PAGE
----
Widgets Magazine

Cardinal hire veteran DBs coach Duane Akina

On Monday afternoon, Stanford football officially announced that veteran Texas defensive backs coach Duane Akina had been hired for the same position on the Farm.

Rising junior corner Alex Carter (right) and the Cardinal secondary have a new defensive backs coach in Duane Akina, who has the experience to replace Derek Mason's specialty: the secondary. (JIM SHORIN/StanfordPhoto.com)

Rising junior cornerback Alex Carter (right) and the Cardinal secondary have a new defensive backs coach in Duane Akina, who has the experience to replace Derek Mason’s specialty: the secondary. (JIM SHORIN/StanfordPhoto.com)

After spending the first two-week session of spring practice with nobody at the position, the Cardinal’s secondary will now benefit from a 35-year coaching veteran who has developed 28 NFL defensive backs and three Thorpe Award winners.

Although Lance Anderson took over for the departed Derek Mason, now the head coach at Vanderbilt, as Stanford’s defensive coordinator, Akina will replace Mason’s expertise in the secondary. Mason originally came to the Farm in 2010 as a defensive backs coach.

Akina’s hire was first reported on Sunday afternoon by 247sports.com’s Bobby Burton. After coaching the Longhorns for 13 years under Mack Brown, who retired at the end of last season, Akina was not included in the new staff being built by incoming Texas head coach Charlie Strong. Brown Tweeted his support on Sunday night.

After Akina was let go, rumors first emerged in mid-February that he was on Stanford’s shortlist, and 247sports.com reported on Feb. 24 that he had been offered the position.

The eventual hire couldn’t come a moment too soon for a Cardinal secondary that is undergoing anticipated — if not entirely expected — turnover this season. Besides Mason, Stanford will have to replace star free safety Ed Reynolds, who declared for the NFL Draft in January. Although Reynolds was one of the nation’s top safety prospects, his statistical production took a slight downturn last year after a breakout 2012 campaign, so some hoped that he would return for a fifth and final season to bolster his draft stock.

Stanford also lost two key defensive backs whose eligibility had run out: fifth-year senior nickelback Usua Amanam, the defensive MVP of the 2013 Rose Bowl, and senior safety Devon Carrington, Reynolds’ primary backup.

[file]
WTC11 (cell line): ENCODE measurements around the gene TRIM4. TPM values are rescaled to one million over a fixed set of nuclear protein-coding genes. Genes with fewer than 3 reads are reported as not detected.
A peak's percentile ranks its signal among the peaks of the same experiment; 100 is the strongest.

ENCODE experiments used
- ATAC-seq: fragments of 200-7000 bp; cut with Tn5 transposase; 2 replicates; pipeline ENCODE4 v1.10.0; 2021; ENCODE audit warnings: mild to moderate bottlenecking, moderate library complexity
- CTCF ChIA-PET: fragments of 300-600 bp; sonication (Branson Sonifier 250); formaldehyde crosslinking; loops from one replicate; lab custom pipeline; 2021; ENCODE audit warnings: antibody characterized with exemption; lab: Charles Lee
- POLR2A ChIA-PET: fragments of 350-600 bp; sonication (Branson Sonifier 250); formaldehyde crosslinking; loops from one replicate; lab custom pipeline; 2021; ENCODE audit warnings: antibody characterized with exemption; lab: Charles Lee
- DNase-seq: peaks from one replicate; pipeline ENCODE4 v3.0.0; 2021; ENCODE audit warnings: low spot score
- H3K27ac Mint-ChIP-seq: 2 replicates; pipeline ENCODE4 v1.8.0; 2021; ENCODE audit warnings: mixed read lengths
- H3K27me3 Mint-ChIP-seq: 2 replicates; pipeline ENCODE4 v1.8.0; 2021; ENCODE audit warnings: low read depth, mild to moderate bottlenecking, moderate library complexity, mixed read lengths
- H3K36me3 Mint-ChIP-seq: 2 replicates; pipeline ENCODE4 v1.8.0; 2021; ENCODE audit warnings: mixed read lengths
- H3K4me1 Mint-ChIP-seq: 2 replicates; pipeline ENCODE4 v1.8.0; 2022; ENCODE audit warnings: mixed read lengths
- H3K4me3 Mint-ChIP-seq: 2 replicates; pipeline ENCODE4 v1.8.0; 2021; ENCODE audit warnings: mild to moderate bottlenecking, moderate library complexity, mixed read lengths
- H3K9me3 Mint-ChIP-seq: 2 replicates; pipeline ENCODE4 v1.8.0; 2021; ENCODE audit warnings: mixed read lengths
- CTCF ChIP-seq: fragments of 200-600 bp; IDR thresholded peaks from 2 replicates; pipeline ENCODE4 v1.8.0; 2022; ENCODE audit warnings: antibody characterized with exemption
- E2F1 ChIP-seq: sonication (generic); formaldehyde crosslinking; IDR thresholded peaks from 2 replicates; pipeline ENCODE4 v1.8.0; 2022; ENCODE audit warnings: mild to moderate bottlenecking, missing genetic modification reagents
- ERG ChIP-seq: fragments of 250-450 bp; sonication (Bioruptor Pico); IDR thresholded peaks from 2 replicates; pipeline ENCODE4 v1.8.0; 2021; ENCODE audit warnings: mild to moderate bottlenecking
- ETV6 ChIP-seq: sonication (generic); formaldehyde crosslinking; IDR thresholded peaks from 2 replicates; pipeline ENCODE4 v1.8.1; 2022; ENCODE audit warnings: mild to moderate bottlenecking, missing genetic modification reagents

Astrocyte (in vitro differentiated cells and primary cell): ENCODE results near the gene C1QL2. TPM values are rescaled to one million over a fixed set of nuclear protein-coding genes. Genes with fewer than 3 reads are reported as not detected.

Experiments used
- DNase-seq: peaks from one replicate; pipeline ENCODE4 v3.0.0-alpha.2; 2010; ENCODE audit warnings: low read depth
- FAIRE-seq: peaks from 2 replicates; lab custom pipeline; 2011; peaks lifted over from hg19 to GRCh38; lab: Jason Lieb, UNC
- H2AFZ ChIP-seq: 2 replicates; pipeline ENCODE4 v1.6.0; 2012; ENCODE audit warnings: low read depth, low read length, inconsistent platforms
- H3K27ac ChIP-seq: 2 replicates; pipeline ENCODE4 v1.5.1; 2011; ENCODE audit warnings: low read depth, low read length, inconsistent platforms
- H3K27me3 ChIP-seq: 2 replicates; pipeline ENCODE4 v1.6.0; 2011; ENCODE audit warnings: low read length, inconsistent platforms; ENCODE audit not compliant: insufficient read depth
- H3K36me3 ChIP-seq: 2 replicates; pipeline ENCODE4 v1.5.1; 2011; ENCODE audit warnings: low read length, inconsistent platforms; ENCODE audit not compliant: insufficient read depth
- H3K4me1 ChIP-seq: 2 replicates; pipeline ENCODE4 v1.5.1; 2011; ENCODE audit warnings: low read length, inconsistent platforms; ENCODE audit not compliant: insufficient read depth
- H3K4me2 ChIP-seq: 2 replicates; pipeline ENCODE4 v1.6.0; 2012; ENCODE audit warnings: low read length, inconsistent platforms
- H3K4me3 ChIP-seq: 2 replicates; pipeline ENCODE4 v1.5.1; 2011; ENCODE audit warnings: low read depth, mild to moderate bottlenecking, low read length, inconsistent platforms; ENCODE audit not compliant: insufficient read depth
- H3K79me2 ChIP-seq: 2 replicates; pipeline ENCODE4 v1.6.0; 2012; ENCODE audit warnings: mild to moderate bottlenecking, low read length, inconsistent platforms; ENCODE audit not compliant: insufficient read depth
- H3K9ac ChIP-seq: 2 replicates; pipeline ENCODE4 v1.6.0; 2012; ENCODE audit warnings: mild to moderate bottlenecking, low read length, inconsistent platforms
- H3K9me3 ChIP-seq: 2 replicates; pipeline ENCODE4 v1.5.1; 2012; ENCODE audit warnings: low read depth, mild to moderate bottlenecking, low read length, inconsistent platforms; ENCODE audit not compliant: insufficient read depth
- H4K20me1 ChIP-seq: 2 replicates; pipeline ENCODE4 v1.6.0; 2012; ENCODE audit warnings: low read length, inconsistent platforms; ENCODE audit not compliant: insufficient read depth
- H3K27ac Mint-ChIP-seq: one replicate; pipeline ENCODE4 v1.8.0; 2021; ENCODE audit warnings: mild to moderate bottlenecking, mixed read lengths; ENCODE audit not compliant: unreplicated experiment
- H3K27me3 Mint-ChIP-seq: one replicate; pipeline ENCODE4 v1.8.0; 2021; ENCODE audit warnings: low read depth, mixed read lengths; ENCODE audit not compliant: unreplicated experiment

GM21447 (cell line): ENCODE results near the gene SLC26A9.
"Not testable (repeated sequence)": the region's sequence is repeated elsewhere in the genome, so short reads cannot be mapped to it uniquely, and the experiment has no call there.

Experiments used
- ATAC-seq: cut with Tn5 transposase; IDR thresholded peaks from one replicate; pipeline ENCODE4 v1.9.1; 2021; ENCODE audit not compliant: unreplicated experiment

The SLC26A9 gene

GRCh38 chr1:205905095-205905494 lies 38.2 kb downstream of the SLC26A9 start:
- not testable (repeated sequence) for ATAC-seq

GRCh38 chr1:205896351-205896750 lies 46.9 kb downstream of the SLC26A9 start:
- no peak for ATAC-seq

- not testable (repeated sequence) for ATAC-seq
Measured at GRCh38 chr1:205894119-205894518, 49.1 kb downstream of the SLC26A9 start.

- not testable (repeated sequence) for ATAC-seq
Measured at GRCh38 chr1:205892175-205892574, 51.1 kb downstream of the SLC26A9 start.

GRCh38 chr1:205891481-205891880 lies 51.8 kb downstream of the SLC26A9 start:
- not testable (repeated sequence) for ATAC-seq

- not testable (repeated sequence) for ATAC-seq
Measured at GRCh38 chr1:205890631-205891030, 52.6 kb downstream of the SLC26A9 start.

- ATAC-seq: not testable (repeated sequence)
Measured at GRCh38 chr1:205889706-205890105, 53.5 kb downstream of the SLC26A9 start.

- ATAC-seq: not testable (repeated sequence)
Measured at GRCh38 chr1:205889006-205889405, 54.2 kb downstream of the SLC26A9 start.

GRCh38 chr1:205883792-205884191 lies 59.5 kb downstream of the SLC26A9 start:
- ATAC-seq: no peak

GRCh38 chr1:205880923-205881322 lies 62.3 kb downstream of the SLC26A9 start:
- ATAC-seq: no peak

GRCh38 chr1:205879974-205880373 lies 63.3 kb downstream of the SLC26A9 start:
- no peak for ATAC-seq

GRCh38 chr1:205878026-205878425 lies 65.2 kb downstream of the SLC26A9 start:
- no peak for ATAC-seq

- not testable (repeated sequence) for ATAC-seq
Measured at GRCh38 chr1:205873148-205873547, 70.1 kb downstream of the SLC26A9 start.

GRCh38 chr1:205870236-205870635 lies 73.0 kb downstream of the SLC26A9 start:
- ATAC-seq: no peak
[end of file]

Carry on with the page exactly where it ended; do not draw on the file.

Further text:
The Cardinal does return three of its starters in the secondary from last season: rising senior strong safety Jordan Richards, rising senior corner Wayne Lyons and rising junior corner Alex Carter. But the unit’s lack of proven depth recently prompted the addition of two offensive players, receiver Kodi Whitfield and quarterback Dallas Lloyd, to the position group. Akina will be tasked with developing those players quickly if Stanford is to maintain its success in the secondary, a hallmark of the Mason era and a historical outlier for a Cardinal program that has typically dominated up front.

Contact Joseph Beyda at jbeyda ‘at’ stanford.edu.

About Joseph Beyda

Joseph Beyda is the editor in chief of The Stanford Daily. Previously he has worked as the executive editor, webmaster, football editor, a sports desk editor, the paper's summer managing editor and a beat reporter for football, baseball and women's soccer. He co-authored The Daily's recent football book, "Rags to Roses," and covered the soccer team's national title run for the New York Times. Joseph is a senior from Cupertino, Calif. majoring in Electrical Engineering. To contact him, please email jbeyda "at" stanford.edu.
  • Candid One

    JB, maybe the reason for Ed Reynolds’ “slight downturn” had something to do with the opponents’ learning curve? Why would anyone purposely throw in Ed’s direction after he’d burned them during the previous season? Besides, the party in the back field was more effective during this last season. In 2012, most of the games were close; in 2013, too many beatdowns, too many stiflings, less opportunity for the secondary to get picks. Hopefully, Ed’s time in the 40 at the Combine will get upgraded at Stanford’s Pro Day.